AWR Blog

by Rob Chaney of the Missoulian

Logging plans in the Kootenai National Forest have been challenged by an environmental group that argues new road-building will ruin chances for grizzly bear survival.

“The grizzly numbers there continue to decline every year,” Alliance for the Wild Rockies director Michael Garrity said on Wednesday. “Most bears are killed near roads, and when they have timber sales they build more roads.”

The group sued the U.S. Forest Service and U.S. Fish and Wildlife Service in federal District Court in Missoula earlier this week. In its complaint, AWR alleges that logging plans for about 4,000 acres of timber in the Yaak-Cabinet Ecosystem around Libby, Noxon and the Three Rivers Ranger District ignore the bear’s federal Endangered Species Act protection.

Kootenai National Forest officials denied the group’s administrative appeals in July and September. The text of those denials was not posted on the Forest Service’s Web site and a Forest Service official was not able to provide additional information Wednesday.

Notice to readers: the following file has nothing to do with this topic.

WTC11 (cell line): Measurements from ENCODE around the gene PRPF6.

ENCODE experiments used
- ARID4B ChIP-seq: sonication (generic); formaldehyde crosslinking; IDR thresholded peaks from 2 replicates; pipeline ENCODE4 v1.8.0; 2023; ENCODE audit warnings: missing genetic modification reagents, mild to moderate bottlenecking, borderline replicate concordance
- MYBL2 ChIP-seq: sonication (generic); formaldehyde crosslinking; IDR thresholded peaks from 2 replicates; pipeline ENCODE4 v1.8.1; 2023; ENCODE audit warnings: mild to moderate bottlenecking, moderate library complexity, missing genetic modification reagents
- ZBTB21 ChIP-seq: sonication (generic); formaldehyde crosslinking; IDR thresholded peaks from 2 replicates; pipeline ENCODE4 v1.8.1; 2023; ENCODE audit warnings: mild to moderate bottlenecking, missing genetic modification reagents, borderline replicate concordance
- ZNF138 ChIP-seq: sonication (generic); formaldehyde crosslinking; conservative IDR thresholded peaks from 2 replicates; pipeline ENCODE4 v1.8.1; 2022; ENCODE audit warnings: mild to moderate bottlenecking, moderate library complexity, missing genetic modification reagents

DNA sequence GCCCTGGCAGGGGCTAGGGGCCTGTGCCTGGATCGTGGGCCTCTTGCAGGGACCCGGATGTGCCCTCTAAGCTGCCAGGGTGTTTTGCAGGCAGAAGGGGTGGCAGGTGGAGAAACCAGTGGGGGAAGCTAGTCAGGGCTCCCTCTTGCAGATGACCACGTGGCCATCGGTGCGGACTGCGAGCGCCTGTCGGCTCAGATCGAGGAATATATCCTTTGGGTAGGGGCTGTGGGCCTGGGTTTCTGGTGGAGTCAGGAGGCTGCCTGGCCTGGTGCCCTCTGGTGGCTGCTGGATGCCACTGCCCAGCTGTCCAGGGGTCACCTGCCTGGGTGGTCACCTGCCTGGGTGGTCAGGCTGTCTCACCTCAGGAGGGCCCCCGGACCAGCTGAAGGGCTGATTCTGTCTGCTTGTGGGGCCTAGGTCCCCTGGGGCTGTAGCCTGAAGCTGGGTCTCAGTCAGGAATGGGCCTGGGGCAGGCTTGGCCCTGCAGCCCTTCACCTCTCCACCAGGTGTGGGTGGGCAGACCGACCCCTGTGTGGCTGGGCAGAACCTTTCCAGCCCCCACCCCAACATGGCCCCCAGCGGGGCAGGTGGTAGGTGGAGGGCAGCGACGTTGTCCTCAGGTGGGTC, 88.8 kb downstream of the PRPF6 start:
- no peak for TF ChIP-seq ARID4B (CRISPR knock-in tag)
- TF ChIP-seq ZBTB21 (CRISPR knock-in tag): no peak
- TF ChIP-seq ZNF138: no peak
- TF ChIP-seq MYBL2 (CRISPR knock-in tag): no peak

Fish and Wildlife Service reviewers also supported the three sales, known as the Grizzly Vegetation and Transportation Management Project, the Miller West Fisher Project, and the Little Beaver Hazardous Fuels Reduction Project. The projects would build 14 miles of new roads, reopen 8.5 miles of closed roads and reconstruct 2.4 miles of existing road.

District Court Judge Don Molloy blocked a similar timber sale near Troy in 2008 after agreeing with Alliance of the Wild Rockies that the bears’ security was improperly considered. Molloy is also receiving this new lawsuit.

The Grizzly Vegetation project is also in territory where Sen. Jon Tester’s proposed Forest Jobs and Recreation Act would require 3,000 acres of additional logging a year for the next decade. Garrity said passage of that bill would further diminish the remaining safe habitat for Yaak grizzly bears.

The area supported about 40 grizzlies in around 2008, but there have been 24 documented bear kills there between 1999 and 2005, Garrity said. Part of the lawsuit alleges the Forest Service and Fish and Wildlife Service have failed to account for discrepancies in their own bear research dating back to the mid-1990s.

“That entire habitat is threatened,” Garrity said. “We’ve been fighting this for a long time.”

Logging work is expected to resume in June 2010.

Originally published here.



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